Bloom's Revised Taxonomy is a pedagogical model we are all familiar with. This is the third in a series of resources outlining apps, Web sites, and ideas for using Bloom's Revised Taxonomy to support teaching and learning. This resource deals with Android apps for the third of Bloom's levels, applying.
The previous posts in the series were:


Applying is the cognitive skill set in which students use learned material through products like models, presentation, interviews and simulations, to execute or implement a procedure.

Some activities at the applying level include:

Diane Darrow, in her Edutopia series, outlines the questions you should consider when evaluating an app for use at the applying level.


Sharing: Audioboom

One activity at the applying level is sharing. Audioboom is an application for recording and creating a podcast. This free version allows students to create audio up to 3 minutes in length and post that to their own Audioboom page on the web. They can add titles, tags, geolocation info and a photo to the recording before it is uploaded. Here is a great overview of the use of podcasting in the classroom by Tony Vincent.


Teaching: Explain Everything ($2.99)
Explain Everything is a full-featured screencapture/screencaster program. It allows students to share a great idea or explain a tricky concept. They can bring in images and PDF documents and mark them up, take a photo directly, animate objects, or simply draw out the concept while recording voice audio at the same time. Students can demonstrate their learning by creating a tutorial or teaching unit for others.

Explain Everything

Publishing: Tumblr

Activities that involve publishing learned material in the form of a newspaper, article, or story can easily be done with the Tumblr app. With the app, students can post text, images, videos, and much more to showcase the application of their content knowledge.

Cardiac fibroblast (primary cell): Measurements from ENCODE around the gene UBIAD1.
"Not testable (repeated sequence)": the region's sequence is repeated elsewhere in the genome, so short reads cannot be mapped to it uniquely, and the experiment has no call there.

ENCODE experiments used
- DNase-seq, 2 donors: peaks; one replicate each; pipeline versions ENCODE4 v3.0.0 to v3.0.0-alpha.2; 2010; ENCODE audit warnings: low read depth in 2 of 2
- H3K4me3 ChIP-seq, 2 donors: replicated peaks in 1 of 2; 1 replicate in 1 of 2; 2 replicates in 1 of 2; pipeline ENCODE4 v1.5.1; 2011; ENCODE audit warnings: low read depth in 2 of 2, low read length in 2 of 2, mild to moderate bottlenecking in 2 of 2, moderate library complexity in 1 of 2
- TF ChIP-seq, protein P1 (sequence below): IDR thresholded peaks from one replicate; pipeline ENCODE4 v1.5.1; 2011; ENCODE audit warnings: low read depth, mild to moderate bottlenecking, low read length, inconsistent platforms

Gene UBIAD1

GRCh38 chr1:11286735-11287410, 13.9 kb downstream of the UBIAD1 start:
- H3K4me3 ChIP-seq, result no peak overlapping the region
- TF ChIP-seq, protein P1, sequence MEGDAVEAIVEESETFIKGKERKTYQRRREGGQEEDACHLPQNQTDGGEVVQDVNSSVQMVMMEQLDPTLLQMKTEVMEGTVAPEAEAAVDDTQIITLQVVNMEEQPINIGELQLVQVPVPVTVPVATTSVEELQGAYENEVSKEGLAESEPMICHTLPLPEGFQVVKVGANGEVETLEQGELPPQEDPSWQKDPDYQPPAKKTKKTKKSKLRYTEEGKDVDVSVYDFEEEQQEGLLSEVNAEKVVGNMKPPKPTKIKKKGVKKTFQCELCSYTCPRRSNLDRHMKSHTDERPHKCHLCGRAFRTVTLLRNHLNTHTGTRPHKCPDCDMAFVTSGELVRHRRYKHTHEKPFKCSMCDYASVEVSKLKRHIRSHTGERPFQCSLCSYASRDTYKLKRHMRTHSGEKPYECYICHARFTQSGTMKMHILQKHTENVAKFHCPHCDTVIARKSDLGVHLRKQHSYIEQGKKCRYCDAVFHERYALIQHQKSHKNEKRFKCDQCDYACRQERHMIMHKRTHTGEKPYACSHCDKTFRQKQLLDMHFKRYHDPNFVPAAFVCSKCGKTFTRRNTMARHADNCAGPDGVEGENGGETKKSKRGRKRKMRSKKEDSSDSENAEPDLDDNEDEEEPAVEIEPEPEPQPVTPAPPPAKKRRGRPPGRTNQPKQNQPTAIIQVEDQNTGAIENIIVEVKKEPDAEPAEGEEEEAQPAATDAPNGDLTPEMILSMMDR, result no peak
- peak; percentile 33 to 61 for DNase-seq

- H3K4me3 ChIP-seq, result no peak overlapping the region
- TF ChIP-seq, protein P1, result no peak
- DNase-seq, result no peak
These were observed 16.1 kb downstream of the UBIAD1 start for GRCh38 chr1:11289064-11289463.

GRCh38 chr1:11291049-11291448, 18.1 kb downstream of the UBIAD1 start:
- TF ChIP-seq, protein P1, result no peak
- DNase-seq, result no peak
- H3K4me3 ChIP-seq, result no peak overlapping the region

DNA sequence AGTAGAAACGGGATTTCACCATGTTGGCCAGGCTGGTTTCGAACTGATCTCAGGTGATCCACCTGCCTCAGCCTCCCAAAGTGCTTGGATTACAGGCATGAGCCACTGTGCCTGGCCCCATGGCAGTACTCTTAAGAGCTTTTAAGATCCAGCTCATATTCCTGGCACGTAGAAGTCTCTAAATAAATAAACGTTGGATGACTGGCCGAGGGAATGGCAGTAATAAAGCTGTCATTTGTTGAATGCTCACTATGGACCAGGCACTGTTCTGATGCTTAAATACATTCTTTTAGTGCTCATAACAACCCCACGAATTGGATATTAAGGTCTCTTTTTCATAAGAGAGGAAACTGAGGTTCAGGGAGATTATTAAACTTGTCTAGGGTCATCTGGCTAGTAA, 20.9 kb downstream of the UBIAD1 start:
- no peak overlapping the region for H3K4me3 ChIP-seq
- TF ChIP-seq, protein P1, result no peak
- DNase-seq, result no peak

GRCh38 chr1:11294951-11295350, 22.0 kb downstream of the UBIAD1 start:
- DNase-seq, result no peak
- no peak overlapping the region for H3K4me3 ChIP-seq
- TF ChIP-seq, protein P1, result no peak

Demonstrating: Animation Desk - Sketch & Draw

Demonstrating applied knowledge can be done with a drawing animation program. There are many of these, but I like Animation Desk Lite for hand-drawn animations. It includes all the best features of an animation program-- layers, onion skinning, duplication of previous pages, easy frame management, and the completed animations can be sent out to FB, YouTube, the photo library, emailed, or saved as PDFs. Users can even record their voice as part of the demonstration. KQED offers this article about use of stop-motion animation ideas for the elementary classroom.

Animation Desk

Another stop-motion animation program, StickDraw, might be easier for younger students. Students draw and manipulate simple images.


Performing a skit: Comic and Meme Creator

Students can showcase the application of their acquired knowledge by performing a skit. Create A Comic allows students to add various characters and speech bubbles to impart the information in their comic.

Comic and Meme Creator


These are just some apps to get you started! The Google Play Store offers a ton of other apps that can be used at this level (or sometimes at all the Bloom's levels!) You can find more suggestions on my Bloomin' Apps page-- look for the chart for Android apps!

Thursday, July 30, 2015

H&R Block Budget Challenge: Get ready!

I truly believe financial literacy is one of important literacies our students should attain before they graduate high school. I have blogged about ideas to enhance this across the curriculum and consider it one of the thirteen essential literacies. 

Students are often taught, in a social studies class or a economics class, about the impact the decisions made by businesses and government have (and have had) on society and the economic climate. Students study capitalism, the Great Depression, War Bonds, government bail-outs of corporations, manufacturing, and other related events..

However, the area that is often overlooked is the personal finance component of financial literacy. Sometimes, how to develop a budget is taught in a math class when learning about spreadsheets. And I remember working in pairs in my high school health class while we developed a budget for a wedding. But there is not often a systemic curriculum for real-life applications of personal finance, especially in this digital age. Learning how to balance a checkbook is great, but what about online banking and investing? Planning for retirement? Paying taxes?